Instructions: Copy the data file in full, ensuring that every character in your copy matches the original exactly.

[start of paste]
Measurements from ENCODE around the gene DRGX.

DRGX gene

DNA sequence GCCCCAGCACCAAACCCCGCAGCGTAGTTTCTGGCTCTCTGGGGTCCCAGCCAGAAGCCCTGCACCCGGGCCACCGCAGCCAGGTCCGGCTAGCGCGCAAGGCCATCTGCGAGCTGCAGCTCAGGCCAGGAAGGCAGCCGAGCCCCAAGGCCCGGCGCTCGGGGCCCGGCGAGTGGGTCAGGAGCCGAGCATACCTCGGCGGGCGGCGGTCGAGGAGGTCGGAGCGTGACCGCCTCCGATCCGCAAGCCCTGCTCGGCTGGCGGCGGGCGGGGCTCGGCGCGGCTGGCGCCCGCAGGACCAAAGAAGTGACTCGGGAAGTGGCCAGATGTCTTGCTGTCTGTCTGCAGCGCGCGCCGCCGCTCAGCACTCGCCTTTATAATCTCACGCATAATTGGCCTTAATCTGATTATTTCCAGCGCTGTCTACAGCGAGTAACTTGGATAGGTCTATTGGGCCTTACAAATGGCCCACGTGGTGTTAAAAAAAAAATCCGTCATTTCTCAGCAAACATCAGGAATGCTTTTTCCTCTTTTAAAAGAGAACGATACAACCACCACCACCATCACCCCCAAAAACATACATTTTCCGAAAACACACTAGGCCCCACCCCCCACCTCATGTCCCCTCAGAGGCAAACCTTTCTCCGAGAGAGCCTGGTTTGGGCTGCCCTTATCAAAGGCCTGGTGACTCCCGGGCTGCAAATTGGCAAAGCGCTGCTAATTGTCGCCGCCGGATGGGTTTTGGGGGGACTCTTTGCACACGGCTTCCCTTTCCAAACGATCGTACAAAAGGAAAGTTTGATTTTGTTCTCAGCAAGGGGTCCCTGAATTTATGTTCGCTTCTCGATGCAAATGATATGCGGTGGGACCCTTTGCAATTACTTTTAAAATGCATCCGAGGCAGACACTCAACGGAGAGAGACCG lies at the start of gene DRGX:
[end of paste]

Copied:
Measurements from ENCODE around the gene DRGX.

DRGX gene

DNA sequence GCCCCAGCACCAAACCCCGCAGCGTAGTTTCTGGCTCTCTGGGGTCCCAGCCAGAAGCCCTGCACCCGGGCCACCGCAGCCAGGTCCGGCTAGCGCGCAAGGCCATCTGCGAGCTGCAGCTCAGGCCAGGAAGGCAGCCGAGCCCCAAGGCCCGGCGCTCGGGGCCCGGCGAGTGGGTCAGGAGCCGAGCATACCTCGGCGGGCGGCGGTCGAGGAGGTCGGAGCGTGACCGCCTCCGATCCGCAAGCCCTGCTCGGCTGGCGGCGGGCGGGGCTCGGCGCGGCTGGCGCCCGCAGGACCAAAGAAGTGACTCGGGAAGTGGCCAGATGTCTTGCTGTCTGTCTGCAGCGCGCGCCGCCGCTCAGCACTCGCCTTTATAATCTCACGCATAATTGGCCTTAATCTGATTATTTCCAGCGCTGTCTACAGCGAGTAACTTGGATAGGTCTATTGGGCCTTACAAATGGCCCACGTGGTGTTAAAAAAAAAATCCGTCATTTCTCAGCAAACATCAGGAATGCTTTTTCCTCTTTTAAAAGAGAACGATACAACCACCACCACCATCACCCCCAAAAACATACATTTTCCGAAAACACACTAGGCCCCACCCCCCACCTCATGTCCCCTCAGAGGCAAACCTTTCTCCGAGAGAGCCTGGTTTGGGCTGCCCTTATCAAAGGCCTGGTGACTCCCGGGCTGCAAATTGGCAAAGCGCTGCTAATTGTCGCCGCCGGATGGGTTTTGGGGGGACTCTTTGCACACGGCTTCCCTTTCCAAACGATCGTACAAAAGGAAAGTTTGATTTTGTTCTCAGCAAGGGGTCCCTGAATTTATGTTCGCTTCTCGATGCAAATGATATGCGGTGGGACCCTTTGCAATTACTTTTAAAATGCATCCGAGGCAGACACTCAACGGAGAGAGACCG lies at the start of gene DRGX: